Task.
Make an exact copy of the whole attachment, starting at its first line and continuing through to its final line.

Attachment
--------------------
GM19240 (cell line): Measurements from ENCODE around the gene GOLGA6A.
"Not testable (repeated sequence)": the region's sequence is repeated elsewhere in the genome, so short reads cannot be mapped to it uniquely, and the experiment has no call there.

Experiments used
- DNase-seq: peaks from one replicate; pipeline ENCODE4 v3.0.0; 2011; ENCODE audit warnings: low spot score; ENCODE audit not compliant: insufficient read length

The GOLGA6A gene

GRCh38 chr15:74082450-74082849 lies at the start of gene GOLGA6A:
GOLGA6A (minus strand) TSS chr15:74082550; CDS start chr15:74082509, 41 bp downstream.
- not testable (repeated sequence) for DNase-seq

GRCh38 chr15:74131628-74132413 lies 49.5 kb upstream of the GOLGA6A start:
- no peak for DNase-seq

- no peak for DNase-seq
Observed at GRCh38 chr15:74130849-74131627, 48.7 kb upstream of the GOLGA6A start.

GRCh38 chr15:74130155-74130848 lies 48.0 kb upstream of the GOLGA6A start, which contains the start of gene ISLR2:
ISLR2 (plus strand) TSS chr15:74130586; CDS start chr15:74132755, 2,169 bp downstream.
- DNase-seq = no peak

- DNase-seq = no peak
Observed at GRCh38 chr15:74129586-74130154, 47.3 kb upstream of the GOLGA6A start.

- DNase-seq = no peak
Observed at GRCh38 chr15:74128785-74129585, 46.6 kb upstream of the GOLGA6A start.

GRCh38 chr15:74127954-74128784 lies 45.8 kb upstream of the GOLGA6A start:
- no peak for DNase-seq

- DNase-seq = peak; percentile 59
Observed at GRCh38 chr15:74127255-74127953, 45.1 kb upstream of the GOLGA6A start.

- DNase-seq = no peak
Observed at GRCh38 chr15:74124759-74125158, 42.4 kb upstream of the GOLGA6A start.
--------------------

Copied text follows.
GM19240 (cell line): Measurements from ENCODE around the gene GOLGA6A.
"Not testable (repeated sequence)": the region's sequence is repeated elsewhere in the genome, so short reads cannot be mapped to it uniquely, and the experiment has no call there.

Experiments used
- DNase-seq: peaks from one replicate; pipeline ENCODE4 v3.0.0; 2011; ENCODE audit warnings: low spot score; ENCODE audit not compliant: insufficient read length

The GOLGA6A gene

GRCh38 chr15:74082450-74082849 lies at the start of gene GOLGA6A:
GOLGA6A (minus strand) TSS chr15:74082550; CDS start chr15:74082509, 41 bp downstream.
- not testable (repeated sequence) for DNase-seq

GRCh38 chr15:74131628-74132413 lies 49.5 kb upstream of the GOLGA6A start:
- no peak for DNase-seq

- no peak for DNase-seq
Observed at GRCh38 chr15:74130849-74131627, 48.7 kb upstream of the GOLGA6A start.

GRCh38 chr15:74130155-74130848 lies 48.0 kb upstream of the GOLGA6A start, which contains the start of gene ISLR2:
ISLR2 (plus strand) TSS chr15:74130586; CDS start chr15:74132755, 2,169 bp downstream.
- DNase-seq = no peak

- DNase-seq = no peak
Observed at GRCh38 chr15:74129586-74130154, 47.3 kb upstream of the GOLGA6A start.

- DNase-seq = no peak
Observed at GRCh38 chr15:74128785-74129585, 46.6 kb upstream of the GOLGA6A start.

GRCh38 chr15:74127954-74128784 lies 45.8 kb upstream of the GOLGA6A start:
- no peak for DNase-seq

- DNase-seq = peak; percentile 59
Observed at GRCh38 chr15:74127255-74127953, 45.1 kb upstream of the GOLGA6A start.

- DNase-seq = no peak
Observed at GRCh38 chr15:74124759-74125158, 42.4 kb upstream of the GOLGA6A start.